Furthermore, due to the strong discrimination of Hazaras in the Afghani culture, Hazaras will always be servants and cooks: “What does he know, that illiterate Hazara? He’ll never be anything but a cook” (Hosseini 37). The discrimination in the Afghani culture restricts Hazaras from getting a job other than as a servant or a cook. They will be born into servant families and grow up to be servants and that is how it will always be. Following their dream career paths is restricted by the Afghani culture as they do not have a choice of what career they want.
The negative impact, as a result of this cultural restriction, is that Hazaras are never going receive the opportunity of having a career other than a servant or cook. They are always going to be burdened with the fact that they are going to be servants and cooks and nothing else. In the novel, even though Hassan, who is a Hazara, had dreams of having a successful career, he has “accepted the fact that he’d grow old in that mud shack in the yard as a servant, the way his father had” (Hosseini 62), due to the cultural restrictions in the Afghani culture.
Household activities are limited and very specific due to the Afghani culture. There are specific activities which are believed to be sins in the Afghani culture such as drinking because “Islam consider[s it] to be a terrible sin; those who dr[i]nk would answer for their sin on the day of Qiyamat; judgement day” (Hosseini, 17). The cultural belief of specific activities being sins restricts people from performing these activities. These activities do not only include drinking but other activities as well and therefore many activities are restricted.
Therefore, a negative impact is imposed on the people of this culture as they are not able to do some activities, even though might want to. Even if someone was to go against the culture, they would have to do the activity in secrecy or face negative attitudes from everyone else. Additionally in the novel, Baba drank even though it was considered a cultural sin and he received many negative comments from the people surrounding him.
Moreover, in the Afghani culture, there are specific guidelines on what food can be eaten and how it should be prepared; “Baba had hand-picked the sheep again this year… The mullah recites the prayer… The custom is to divide the meat in thirds… The custom in to not let the sheep see the knife. Ali feeds the animal a cube of sugar – another custom to make death sweeter… The mullah grabs it under its jaws and places the blade on its neck… before he slices the throat in one expert motion” (Hosseini, 81).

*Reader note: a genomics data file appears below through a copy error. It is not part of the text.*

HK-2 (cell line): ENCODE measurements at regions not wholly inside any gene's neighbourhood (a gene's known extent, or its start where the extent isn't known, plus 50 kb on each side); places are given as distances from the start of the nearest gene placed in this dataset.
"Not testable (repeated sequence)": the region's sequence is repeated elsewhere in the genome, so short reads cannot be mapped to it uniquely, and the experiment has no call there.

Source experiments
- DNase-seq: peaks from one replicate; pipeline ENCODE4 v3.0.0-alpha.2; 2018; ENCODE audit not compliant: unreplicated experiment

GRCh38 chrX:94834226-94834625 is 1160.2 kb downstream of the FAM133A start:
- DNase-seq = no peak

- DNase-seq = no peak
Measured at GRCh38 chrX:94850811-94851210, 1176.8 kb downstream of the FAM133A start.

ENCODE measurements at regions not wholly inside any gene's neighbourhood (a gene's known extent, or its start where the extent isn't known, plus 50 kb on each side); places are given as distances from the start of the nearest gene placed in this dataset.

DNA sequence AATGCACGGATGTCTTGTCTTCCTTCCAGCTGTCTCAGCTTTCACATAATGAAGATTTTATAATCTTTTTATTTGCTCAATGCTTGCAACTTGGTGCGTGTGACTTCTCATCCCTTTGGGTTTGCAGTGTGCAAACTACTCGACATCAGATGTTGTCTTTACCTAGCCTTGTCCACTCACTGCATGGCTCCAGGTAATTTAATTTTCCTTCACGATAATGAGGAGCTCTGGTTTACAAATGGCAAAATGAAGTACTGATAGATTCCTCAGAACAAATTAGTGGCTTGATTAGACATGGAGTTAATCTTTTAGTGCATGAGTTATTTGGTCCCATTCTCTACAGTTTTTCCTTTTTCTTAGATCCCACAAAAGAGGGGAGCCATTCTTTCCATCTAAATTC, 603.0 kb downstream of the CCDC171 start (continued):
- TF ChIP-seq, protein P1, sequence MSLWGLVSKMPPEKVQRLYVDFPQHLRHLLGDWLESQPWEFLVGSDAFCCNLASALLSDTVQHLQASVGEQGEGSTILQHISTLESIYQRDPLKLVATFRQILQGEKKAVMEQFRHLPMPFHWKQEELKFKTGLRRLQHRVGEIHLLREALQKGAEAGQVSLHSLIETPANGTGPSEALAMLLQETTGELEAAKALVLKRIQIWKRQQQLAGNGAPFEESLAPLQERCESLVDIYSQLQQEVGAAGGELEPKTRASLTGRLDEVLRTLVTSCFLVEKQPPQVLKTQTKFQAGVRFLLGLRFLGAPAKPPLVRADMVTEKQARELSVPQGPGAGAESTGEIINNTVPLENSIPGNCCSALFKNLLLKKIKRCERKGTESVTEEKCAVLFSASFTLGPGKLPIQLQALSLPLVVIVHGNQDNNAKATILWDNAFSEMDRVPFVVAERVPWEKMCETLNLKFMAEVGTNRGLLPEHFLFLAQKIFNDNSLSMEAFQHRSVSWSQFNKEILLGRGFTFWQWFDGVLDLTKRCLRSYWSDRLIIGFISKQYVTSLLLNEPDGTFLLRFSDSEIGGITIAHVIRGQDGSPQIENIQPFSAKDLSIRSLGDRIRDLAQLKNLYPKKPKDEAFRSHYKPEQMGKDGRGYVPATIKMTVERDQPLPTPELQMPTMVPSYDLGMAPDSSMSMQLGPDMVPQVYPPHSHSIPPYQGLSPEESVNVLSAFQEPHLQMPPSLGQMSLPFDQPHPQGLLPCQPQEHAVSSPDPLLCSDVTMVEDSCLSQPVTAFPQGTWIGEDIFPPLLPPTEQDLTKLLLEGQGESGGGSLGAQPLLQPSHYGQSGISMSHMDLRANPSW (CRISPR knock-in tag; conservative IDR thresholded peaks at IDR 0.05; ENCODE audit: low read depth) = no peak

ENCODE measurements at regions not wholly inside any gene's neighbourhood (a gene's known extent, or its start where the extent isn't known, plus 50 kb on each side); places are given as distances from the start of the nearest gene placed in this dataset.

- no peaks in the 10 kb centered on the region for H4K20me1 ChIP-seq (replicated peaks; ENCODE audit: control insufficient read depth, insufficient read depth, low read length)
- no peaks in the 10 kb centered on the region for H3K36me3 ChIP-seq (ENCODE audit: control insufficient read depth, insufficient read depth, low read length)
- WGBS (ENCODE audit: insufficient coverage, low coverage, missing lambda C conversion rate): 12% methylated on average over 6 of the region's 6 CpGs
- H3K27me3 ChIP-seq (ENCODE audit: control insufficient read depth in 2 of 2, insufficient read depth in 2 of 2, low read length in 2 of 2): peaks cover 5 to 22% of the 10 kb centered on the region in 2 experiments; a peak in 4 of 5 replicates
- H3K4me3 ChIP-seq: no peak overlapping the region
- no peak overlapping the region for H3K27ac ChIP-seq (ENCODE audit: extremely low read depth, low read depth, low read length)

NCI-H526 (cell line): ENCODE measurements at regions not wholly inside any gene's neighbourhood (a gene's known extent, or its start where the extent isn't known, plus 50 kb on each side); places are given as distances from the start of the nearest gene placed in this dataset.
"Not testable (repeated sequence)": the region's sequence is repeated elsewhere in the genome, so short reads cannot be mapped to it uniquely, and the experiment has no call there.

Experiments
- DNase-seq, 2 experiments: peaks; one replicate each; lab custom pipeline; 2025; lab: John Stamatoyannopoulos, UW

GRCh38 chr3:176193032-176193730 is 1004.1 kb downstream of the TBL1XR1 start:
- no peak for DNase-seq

These guidelines restrict the people of this culture of eating specific food. All of their food must be a specific food prepared a specific way because “the common Islamic food prohibitions are respected in Afghanistan. For example meat is only eaten from animals that are slaughtered according to the Islamic law” (“Culture of Afghanistan”). Therefore they cannot eat all foods. They are negatively influenced by this cultural belief as they are not allowed to eat whatever they want.
They must always make sure they are following the specific food prohibitions and therefore they are not able to try different foods. The Afghani culture imposes restrictions on relationships, career choices and household activities. Overall, many negative impacts of the characters in the novel, The Kite Runner, have occurred as a result of the restrictions placed upon them by the Afghani culture. Although the restrictive attributes of the Afghani culture has a negative impact on the people, it is those same attributes which make it unique from other cultures.
University/College: University of California
Type of paper: Thesis/Dissertation Chapter
Date: 12 October 2016